How to create a successful family business

As part of #ChallengeRichard, I was sent the following request: Help thousands of business families succeed at succession by sharing how you did it. I couldn’t think of a better time to write about this then during It runs in the family month on Here’s my advice:

So many people separate family and work, worried that one will negatively affect the other. I have experienced first-hand the value of working with family. My kids, Holly and Sam, and their partners Freddie and Bellie, work for Virgin Management and the Group's non-profit foundation Virgin Unite. We’re also lucky to be joined by some members of our extended family; cousins, nephews, nieces, even my mother Eve – Virgin really is a family affair.


One of the most important factors in a thriving family unit is trust, and the same can be said for business. Trusting someone’s opinion and judgement makes doing business a lot more enjoyable and efficient – and fun! Office politics can be harsh, and while disagreements happen within families too, there’s a solidarity that tends to win out and propel agendas forward.

Another great thing about working with family is you are already aware of each others’ strengths and weaknesses, which makes dividing up tasks and delegating a lot easier. My film producer son, Sam, is artistic; and my daughter, Holly, having studied a medicine degree, is very practical. They also both have their own interests and passions.

Working with Virgin Active and Virgin Unite, Holly is determined to motivate and encourage young people – particularly girls – to live healthier and more proactive lives. While Sam is focused on ending the war on drugs and abolishing the death penalty, working with Virgin Unite and his film company Sundog Pictures to create a global movement.

In order for a family business to succeed, it’s so important that each member is encouraged to find their passion points. Not everyone is motivated by the same things, or shares the same skill set – this is still true in families, despite genetics giving us a helping hand – so it’s crucial that everyone hones in on an area in which they can contribute and excel.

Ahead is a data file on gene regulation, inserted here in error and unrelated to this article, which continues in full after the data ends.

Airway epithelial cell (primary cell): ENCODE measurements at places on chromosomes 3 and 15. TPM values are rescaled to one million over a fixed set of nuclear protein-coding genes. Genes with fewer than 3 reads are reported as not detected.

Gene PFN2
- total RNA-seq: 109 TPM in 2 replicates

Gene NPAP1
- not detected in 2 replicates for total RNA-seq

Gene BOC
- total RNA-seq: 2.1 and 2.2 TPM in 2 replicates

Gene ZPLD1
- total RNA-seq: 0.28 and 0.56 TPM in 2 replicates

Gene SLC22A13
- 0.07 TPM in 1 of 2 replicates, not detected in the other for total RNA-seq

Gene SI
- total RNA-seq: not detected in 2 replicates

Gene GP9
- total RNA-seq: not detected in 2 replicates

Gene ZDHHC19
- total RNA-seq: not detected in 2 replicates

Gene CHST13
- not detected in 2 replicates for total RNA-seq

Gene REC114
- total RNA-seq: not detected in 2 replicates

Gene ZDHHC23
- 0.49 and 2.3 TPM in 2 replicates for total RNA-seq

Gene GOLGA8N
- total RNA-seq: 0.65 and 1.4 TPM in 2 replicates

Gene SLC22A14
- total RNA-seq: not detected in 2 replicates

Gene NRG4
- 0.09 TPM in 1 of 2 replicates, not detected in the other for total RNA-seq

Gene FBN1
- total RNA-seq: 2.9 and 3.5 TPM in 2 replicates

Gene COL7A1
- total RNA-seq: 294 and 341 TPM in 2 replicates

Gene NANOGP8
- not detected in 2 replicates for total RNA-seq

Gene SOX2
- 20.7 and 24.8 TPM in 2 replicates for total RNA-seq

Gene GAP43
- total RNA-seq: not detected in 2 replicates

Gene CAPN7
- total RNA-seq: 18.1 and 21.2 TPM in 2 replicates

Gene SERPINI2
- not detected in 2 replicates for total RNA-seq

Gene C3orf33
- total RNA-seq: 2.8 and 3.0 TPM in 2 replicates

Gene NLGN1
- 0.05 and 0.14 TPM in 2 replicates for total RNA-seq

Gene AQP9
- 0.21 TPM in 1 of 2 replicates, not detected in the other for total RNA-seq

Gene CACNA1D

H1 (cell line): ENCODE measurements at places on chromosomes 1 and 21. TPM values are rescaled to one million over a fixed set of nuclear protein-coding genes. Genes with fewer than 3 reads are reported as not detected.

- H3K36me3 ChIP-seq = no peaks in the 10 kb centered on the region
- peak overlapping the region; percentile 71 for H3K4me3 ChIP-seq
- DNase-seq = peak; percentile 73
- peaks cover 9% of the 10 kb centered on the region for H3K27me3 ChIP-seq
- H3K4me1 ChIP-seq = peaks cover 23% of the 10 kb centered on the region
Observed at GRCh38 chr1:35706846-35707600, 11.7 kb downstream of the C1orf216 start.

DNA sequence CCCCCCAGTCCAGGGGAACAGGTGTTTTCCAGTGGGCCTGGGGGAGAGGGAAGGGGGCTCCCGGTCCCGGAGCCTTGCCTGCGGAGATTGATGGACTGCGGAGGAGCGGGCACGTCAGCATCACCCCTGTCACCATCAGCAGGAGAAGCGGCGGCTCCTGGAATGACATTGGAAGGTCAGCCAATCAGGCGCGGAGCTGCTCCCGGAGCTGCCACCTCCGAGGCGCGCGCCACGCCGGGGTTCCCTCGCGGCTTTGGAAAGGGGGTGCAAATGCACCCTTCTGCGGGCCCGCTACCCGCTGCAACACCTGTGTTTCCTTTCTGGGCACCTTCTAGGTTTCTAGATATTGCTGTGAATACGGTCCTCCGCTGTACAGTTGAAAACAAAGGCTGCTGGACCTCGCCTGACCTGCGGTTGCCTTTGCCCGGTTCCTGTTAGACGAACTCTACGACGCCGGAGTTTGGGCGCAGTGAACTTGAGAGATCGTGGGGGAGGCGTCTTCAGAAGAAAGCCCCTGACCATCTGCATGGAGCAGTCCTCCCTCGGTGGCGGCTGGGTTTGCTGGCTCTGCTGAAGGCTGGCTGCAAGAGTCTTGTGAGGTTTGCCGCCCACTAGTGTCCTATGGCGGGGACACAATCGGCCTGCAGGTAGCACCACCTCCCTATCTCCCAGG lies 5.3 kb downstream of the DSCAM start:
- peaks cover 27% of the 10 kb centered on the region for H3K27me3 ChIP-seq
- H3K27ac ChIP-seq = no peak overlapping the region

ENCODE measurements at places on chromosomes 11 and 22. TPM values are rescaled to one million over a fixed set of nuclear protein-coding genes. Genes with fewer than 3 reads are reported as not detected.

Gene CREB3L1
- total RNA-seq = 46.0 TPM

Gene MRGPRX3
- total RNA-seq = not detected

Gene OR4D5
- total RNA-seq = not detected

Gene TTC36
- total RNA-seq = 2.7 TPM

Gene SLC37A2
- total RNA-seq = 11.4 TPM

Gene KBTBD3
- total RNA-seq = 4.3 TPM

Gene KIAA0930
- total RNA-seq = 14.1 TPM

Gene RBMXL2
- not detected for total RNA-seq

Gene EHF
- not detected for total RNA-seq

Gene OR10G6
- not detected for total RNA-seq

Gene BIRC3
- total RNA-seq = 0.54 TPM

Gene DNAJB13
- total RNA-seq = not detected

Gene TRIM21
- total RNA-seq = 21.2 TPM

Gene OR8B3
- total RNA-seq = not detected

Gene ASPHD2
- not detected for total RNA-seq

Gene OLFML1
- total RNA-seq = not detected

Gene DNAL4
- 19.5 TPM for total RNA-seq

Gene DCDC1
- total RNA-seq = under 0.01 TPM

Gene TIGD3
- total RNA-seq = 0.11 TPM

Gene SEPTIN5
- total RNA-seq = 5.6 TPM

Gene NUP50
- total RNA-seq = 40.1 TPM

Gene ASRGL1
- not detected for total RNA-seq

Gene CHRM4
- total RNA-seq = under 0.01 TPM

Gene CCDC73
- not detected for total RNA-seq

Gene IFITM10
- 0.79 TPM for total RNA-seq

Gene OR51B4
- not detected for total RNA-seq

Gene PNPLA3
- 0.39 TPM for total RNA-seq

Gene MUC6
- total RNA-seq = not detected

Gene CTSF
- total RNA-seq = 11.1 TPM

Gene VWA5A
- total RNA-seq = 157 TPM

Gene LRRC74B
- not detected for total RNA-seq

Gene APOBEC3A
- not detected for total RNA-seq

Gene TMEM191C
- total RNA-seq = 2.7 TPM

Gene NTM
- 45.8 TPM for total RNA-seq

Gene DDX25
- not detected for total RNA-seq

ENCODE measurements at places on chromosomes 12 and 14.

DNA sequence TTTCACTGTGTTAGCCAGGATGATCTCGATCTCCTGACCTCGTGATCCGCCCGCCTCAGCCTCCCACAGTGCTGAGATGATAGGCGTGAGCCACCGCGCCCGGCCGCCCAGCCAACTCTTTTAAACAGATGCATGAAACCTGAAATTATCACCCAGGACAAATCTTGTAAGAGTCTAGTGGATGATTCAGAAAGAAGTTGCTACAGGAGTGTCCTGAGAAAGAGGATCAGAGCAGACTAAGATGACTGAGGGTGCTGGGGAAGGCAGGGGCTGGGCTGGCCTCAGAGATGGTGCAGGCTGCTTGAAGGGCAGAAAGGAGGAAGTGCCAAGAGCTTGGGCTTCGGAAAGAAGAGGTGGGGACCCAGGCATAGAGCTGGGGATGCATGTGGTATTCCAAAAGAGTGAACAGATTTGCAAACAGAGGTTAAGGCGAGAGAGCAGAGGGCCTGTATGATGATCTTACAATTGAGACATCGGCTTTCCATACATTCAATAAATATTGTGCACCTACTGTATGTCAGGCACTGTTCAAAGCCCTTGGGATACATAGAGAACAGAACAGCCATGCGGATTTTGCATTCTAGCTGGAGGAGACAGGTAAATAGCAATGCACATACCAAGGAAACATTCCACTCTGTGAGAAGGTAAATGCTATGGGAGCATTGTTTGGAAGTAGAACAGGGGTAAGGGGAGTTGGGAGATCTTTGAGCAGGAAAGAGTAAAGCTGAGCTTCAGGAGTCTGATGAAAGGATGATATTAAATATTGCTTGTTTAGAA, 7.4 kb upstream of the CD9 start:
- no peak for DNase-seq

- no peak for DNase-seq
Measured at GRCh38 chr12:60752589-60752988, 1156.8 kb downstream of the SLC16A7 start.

And once they do, they will be proud of what they do and the family business – which is of utmost importance, because when the day comes to hand over the reins, your team will need to be motivated and inspired to carry on the future success of the business.

A family business doesn’t have to be restricted to those that share your genes. At Virgin Group we recognise that togetherness is a hugely important aspect of life and we refer to each other as a family. In fact, the reason we have been able to grow into a global group is because family values are the cornerstone of the brand’s culture. Bonds of love and friendship encourage collaboration, and help to create productive working environments that are fun and energetic. The family is led in each different business by a different brilliant CEO, and all over the world and across many different sectors, we love to collaborate and exchange ideas.

The nature of work is changing – the hours, the contact and the responsibilities are nothing like they were 50 years ago. Today, most people spend more time with their colleagues than anyone else in the world. With this in mind, it makes sense to turn professional relationships into real friendships, or better still work with your loved ones. Your business will benefit in the long run.

So that’s my advice for successful succession planning. But don’t worry; I’m not going anywhere yet!

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